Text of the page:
Goxwa’s works reflect a multi layer of unique influences which she beautifully integrates as a whole. One feels a Mediterranean ‘aura’ without any hint of cliché: the amber sombre colour scheme done in a wax-impasto that deceives by its Pompeian-purple smoothness. The faces that are walls of silence recall the Fayoum gazes bordering the Anubis frontier between death and life. Her decorative nods enhance the Persian characteristic of a lost paradise. Another fascinating element is the beautiful glistening that is achieved by the wax method, the ancient encaustic technique. Besides such technicality, this provokes a deep feeling of dampness so particular to the Maltese catacomb culture. In fact, the Maltese artist is strongest when she contains herself within such mediterraneanity. Interesting but not quite confident are her earlier serious nods to the great masters, particularly Manet.

However, her recent October 2011exhibition at the Galerie Felli, in Paris shows her triumphant consolidation as an artist to be reckoned with in the international arena. Angel, Black Glove, Autumn, Watching, The Proud Pigeon, Wedding Shoes, attest to this. As usual I cannot escape comparisons and artistic interactions that can only enrich an artist. I deeply believe in the spirit of art pervading and infusing different cultures and continents. Goxwa is no exception. Besides the already mentioned Pompeii-Fayoum-Byzantine-Russian Icon interactions Goxwa’s works nostalgically remind me of Vrubel’s (1856-1910) magnificent magic-realist works. Here it is worthwhile mentioning his Six-Winged Seraph (1904), Swan Princess (1900) and the Fortune Teller (1895). The uncanny parallel between her Newly Wed and the Russian artist’s Tamara and the Demon (1891) should, I hope, give Goxwa more food for thought: a forced strive towards realism or the verosimile can many a time backfire. Another peculiar equivalent is her earlier work The Diver. This painting recalls the mystifying Tomb of the Diver at the Poseidonia on Italy’s Amalfi coast. I would have loved to feel the same nothingness of the Poseidonia fresco in Goxwa’s variation. Furthermore, the works of Massimo Campigli (1895-1971) seem to be permeating unconsciously through the Maltese artist. His Two Women (1943) is a case in point.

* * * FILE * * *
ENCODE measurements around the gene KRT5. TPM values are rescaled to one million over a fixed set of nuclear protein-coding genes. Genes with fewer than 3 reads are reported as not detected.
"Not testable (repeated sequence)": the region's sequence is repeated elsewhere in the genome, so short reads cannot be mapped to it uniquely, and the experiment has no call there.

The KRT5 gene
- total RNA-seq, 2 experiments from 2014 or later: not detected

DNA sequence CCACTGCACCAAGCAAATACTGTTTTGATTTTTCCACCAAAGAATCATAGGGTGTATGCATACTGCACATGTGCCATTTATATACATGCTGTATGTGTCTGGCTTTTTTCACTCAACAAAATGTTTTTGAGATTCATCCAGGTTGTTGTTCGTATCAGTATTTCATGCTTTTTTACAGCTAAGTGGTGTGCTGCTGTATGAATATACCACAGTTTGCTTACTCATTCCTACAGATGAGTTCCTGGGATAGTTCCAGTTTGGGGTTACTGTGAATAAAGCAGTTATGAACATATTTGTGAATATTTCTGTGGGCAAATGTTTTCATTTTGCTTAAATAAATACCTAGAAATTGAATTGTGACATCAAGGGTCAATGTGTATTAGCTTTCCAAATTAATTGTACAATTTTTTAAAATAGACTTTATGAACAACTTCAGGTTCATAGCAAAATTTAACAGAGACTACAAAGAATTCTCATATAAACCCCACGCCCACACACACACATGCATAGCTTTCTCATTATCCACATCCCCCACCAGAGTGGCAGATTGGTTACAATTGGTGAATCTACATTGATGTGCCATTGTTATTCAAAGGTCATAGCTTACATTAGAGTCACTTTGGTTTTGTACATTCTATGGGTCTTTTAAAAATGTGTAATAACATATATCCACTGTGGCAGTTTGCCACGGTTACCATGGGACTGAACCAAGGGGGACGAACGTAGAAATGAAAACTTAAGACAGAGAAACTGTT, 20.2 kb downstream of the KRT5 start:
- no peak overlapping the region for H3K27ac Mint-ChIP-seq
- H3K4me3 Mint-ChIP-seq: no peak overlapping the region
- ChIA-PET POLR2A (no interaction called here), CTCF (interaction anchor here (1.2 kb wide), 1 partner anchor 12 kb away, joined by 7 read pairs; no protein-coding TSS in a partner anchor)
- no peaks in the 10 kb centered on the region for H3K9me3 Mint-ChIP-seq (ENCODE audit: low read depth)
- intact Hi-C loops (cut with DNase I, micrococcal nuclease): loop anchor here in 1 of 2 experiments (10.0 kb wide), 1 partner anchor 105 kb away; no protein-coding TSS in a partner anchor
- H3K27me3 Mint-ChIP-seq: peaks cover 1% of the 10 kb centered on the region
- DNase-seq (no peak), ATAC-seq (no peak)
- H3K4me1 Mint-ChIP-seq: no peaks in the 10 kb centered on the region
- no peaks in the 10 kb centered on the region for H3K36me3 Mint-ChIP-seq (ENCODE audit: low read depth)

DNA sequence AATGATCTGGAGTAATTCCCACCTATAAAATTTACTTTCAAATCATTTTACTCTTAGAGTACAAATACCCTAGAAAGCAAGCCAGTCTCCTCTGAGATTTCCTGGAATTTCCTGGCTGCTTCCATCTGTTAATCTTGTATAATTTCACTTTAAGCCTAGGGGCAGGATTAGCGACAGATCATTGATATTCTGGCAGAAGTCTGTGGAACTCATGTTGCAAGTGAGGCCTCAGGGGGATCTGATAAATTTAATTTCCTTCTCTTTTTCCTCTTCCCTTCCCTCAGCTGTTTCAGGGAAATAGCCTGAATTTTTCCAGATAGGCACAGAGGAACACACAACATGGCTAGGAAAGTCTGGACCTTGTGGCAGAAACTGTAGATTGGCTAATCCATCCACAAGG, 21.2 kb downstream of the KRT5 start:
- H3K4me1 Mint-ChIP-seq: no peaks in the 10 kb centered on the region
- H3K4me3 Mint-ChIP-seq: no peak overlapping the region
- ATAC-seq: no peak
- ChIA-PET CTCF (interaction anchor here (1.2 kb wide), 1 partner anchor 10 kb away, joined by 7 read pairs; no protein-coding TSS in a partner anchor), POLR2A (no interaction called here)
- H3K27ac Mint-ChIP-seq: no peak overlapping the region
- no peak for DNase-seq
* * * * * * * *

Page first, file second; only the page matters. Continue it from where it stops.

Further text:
This might sound a bit hyperbole, but I believe that Goxwa is showing radical elements of a novel Maltese-Mediterranean school of artistic thought. Malta never succeeded in creating its own school of art. Hyzler’s was a component of the Nazarene movement. Caruana Dingli’s was too much integrated within a Neapolitan-Costumbrista school, aborted by compromises. Goxwa, on the other hand, has unearthed exciting elements from our indigenous Mediterranean zeitgeist. I am sure that this will usher a radical new worldview if correctly nurtured. Such a school of thought must draw from the fascinating 20th century results of Josef Calleja, Caesar Attard, Gabriel Caruana, Sina Micallef, Anthony Catania and others.

“U ħabbejtek fil-ġenn ta’ kappella

U ħabbejtek fid-dlam ta’ għajnejja

U ħabbejtek mas-siġra b’mantellha

U ħabbejtek kif ħbejtek ma’ dellha

“U għammidtek jien. Mingħajr ma taf

U għammidtek f’ħin. Li minna tar

U għammidtek jien. F’tarf il-għar

U għammidtek f’ħin it-trab tal-blat

tal-blat, li bkewna b’dmugħ affann”

Andrei Fitaine

In the madness of a chapel, I did love thee

Amidst the darkness of thine gaze and mine

Within a tree’s mantel-cloak, I did love thee

I did love thee within its shadow dark

Baptised I did thee, as if unknown, and secretly

In time a moan away, at the cavern sad abyss

Baptised I did thee when rock did dust become:

The rock that shrieked the breath of last.

Dr Schembri Bonaci is a lecturer in the Department of History of Art at the University of Malta. The author thanks Ms Grace Cassar for editing this article